Tips to Handle Holiday Stress
The holiday season often brings stress and depression – don’t let them ruin your holidays… Plan ahead and seek support! It is possible to reduce stress during the holidays by recognizing some common holiday triggers. These 10 helpful holiday coping tips were written by Mayo Clinic Staff.
Learn to recognize common holiday triggers, so you can disarm them before they lead to a meltdown:
- Relationships: Relationships can cause turmoil, conflict or stress at any time, but tensions are often heightened during the holidays. Family misunderstandings and conflicts can intensify – especially if you’re thrust together for several days. On the other hand, facing the holidays without a loved one can be tough and leave you feeling lonely and sad.
- Finances: With the added expenses of gifts, travel, food and entertainment, the holidays can put a strain on your budget – and your peace of mind.
- Physical demands: Even die-hard holiday enthusiasts may find that the extra shopping and socializing can leave them wiped out. Being exhausted increases your stress, creating a vicious cycle. Exercise and sleep – good antidotes for stress and fatigue – may take a back seat to chores and errands.
- Set aside differences: Try to accept family members and friends as they are, even if they don’t live up to all your expectations. Set aside grievances until a more appropriate time for discussion. And be understanding if others get upset or distressed when something goes awry. Chances are they’re feeling the effects of holiday stress and depression too.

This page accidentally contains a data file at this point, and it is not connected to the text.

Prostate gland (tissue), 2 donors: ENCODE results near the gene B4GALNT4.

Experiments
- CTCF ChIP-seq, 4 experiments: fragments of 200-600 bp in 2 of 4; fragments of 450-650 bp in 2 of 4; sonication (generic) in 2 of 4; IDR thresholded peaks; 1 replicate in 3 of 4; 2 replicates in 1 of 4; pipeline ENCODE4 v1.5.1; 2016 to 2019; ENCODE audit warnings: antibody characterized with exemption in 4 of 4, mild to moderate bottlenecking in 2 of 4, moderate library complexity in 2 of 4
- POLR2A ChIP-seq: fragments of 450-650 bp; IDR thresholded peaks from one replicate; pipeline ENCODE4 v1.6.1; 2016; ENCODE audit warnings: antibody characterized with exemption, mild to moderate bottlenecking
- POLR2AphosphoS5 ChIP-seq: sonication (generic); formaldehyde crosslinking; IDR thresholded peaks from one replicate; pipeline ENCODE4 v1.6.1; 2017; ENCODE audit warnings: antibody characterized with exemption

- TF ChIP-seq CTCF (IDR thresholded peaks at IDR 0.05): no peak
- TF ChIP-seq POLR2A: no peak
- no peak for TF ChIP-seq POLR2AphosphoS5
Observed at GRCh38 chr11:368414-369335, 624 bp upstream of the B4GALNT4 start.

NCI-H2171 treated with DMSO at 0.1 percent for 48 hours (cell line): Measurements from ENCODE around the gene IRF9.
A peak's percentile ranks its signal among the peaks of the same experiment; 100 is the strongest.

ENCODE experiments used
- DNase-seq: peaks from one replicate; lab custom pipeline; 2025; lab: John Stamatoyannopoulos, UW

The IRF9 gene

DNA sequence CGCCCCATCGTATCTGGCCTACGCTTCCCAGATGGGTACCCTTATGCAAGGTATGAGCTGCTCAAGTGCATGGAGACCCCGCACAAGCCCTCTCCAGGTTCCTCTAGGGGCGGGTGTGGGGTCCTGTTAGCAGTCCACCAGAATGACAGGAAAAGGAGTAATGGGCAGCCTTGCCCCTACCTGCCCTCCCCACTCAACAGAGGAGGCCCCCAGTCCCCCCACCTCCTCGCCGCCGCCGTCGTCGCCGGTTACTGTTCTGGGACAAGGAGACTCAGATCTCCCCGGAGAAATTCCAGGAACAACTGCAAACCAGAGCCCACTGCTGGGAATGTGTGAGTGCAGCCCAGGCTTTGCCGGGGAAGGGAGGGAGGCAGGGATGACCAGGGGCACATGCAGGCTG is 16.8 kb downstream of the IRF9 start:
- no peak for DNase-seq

- Stick to a budget: Before you go gift and food shopping, decide how much money you can afford to spend. Then stick to your budget. Don’t try to buy happiness with an avalanche of gifts. Try these alternatives: Donate to a charity in someone’s name, give homemade gifts or start a family gift exchange.
- Plan ahead: Set aside specific days for shopping, baking, visiting friends and other activities. Plan your menus and then make your shopping list.
- Learn to say no. Saying yes when you should say no can leave you feeling resentful and overwhelmed. Friends and colleagues will understand if you can’t participate in every project or activity.
- Don’t abandon healthy habits. Don’t let the holidays become a free-for-all. Overindulgence only adds to your stress and guilt. Have a healthy snack before holiday parties so that you don’t go overboard on sweets, cheese or drinks. Continue to get plenty of sleep and physical activity.
- Take a breather. Make some time for yourself. Spending just 15 minutes alone, without distractions, may refresh you enough to handle everything you need to do. Take a walk at night and stargaze. Listen to soothing music. Find something that reduces stress by clearing your mind, slowing your breathing and restoring inner calm.
- Seek professional help if you need it. Despite your best efforts, you may find yourself feeling persistently sad or anxious, plagued by physical complaints, unable to sleep, irritable and hopeless, and unable to face routine chores. If these feelings last for a while, talk to your doctor or a mental health professional
WE AT COMMUNITY INSTITUTE FOR PSYCHOTHERAPY ARE HERE TO SUPPORT YOU THROUGH THE HOLIDAYS, CALL US FOR EXTRA SUPPORT FOR YOURSELF, YOUR COUPLE, AND/OR YOUR FAMILY. 415-459-5999 X102